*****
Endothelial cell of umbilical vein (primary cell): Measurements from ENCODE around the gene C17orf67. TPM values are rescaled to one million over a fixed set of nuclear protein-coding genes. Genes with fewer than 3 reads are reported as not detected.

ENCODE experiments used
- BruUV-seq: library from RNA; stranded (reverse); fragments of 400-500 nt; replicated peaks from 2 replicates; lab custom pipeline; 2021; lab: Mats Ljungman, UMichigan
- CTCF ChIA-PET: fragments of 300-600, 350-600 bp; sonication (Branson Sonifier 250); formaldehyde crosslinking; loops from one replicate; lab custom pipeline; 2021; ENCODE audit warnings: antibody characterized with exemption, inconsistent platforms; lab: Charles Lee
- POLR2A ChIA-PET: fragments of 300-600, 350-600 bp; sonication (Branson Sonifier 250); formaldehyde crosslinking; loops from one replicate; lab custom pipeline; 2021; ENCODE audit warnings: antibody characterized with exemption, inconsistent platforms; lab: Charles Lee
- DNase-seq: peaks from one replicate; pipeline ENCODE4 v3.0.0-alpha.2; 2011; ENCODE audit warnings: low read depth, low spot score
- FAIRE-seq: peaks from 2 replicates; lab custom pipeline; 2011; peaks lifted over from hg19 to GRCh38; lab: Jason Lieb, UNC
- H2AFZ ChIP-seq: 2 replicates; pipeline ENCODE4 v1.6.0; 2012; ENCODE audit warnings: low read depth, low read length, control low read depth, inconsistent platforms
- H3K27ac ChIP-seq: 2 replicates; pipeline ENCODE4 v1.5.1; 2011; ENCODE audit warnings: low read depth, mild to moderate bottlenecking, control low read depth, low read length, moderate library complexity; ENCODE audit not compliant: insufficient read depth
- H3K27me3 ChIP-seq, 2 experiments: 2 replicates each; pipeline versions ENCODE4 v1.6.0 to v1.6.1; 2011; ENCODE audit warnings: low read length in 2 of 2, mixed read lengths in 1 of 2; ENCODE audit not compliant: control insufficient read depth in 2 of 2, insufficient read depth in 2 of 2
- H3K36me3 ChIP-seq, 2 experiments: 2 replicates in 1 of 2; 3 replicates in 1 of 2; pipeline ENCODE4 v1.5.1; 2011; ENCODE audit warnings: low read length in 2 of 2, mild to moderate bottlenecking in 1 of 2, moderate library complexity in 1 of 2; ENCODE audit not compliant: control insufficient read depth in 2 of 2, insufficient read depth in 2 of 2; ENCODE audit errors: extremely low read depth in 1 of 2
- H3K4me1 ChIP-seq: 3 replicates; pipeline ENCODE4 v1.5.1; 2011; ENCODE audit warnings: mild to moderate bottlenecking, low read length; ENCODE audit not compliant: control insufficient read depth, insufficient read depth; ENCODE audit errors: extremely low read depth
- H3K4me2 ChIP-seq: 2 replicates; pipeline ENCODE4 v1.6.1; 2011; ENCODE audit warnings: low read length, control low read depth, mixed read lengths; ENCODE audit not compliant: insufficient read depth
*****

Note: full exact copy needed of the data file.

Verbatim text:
Endothelial cell of umbilical vein (primary cell): Measurements from ENCODE around the gene C17orf67. TPM values are rescaled to one million over a fixed set of nuclear protein-coding genes. Genes with fewer than 3 reads are reported as not detected.

ENCODE experiments used
- BruUV-seq: library from RNA; stranded (reverse); fragments of 400-500 nt; replicated peaks from 2 replicates; lab custom pipeline; 2021; lab: Mats Ljungman, UMichigan
- CTCF ChIA-PET: fragments of 300-600, 350-600 bp; sonication (Branson Sonifier 250); formaldehyde crosslinking; loops from one replicate; lab custom pipeline; 2021; ENCODE audit warnings: antibody characterized with exemption, inconsistent platforms; lab: Charles Lee
- POLR2A ChIA-PET: fragments of 300-600, 350-600 bp; sonication (Branson Sonifier 250); formaldehyde crosslinking; loops from one replicate; lab custom pipeline; 2021; ENCODE audit warnings: antibody characterized with exemption, inconsistent platforms; lab: Charles Lee
- DNase-seq: peaks from one replicate; pipeline ENCODE4 v3.0.0-alpha.2; 2011; ENCODE audit warnings: low read depth, low spot score
- FAIRE-seq: peaks from 2 replicates; lab custom pipeline; 2011; peaks lifted over from hg19 to GRCh38; lab: Jason Lieb, UNC
- H2AFZ ChIP-seq: 2 replicates; pipeline ENCODE4 v1.6.0; 2012; ENCODE audit warnings: low read depth, low read length, control low read depth, inconsistent platforms
- H3K27ac ChIP-seq: 2 replicates; pipeline ENCODE4 v1.5.1; 2011; ENCODE audit warnings: low read depth, mild to moderate bottlenecking, control low read depth, low read length, moderate library complexity; ENCODE audit not compliant: insufficient read depth
- H3K27me3 ChIP-seq, 2 experiments: 2 replicates each; pipeline versions ENCODE4 v1.6.0 to v1.6.1; 2011; ENCODE audit warnings: low read length in 2 of 2, mixed read lengths in 1 of 2; ENCODE audit not compliant: control insufficient read depth in 2 of 2, insufficient read depth in 2 of 2
- H3K36me3 ChIP-seq, 2 experiments: 2 replicates in 1 of 2; 3 replicates in 1 of 2; pipeline ENCODE4 v1.5.1; 2011; ENCODE audit warnings: low read length in 2 of 2, mild to moderate bottlenecking in 1 of 2, moderate library complexity in 1 of 2; ENCODE audit not compliant: control insufficient read depth in 2 of 2, insufficient read depth in 2 of 2; ENCODE audit errors: extremely low read depth in 1 of 2
- H3K4me1 ChIP-seq: 3 replicates; pipeline ENCODE4 v1.5.1; 2011; ENCODE audit warnings: mild to moderate bottlenecking, low read length; ENCODE audit not compliant: control insufficient read depth, insufficient read depth; ENCODE audit errors: extremely low read depth
- H3K4me2 ChIP-seq: 2 replicates; pipeline ENCODE4 v1.6.1; 2011; ENCODE audit warnings: low read length, control low read depth, mixed read lengths; ENCODE audit not compliant: insufficient read depth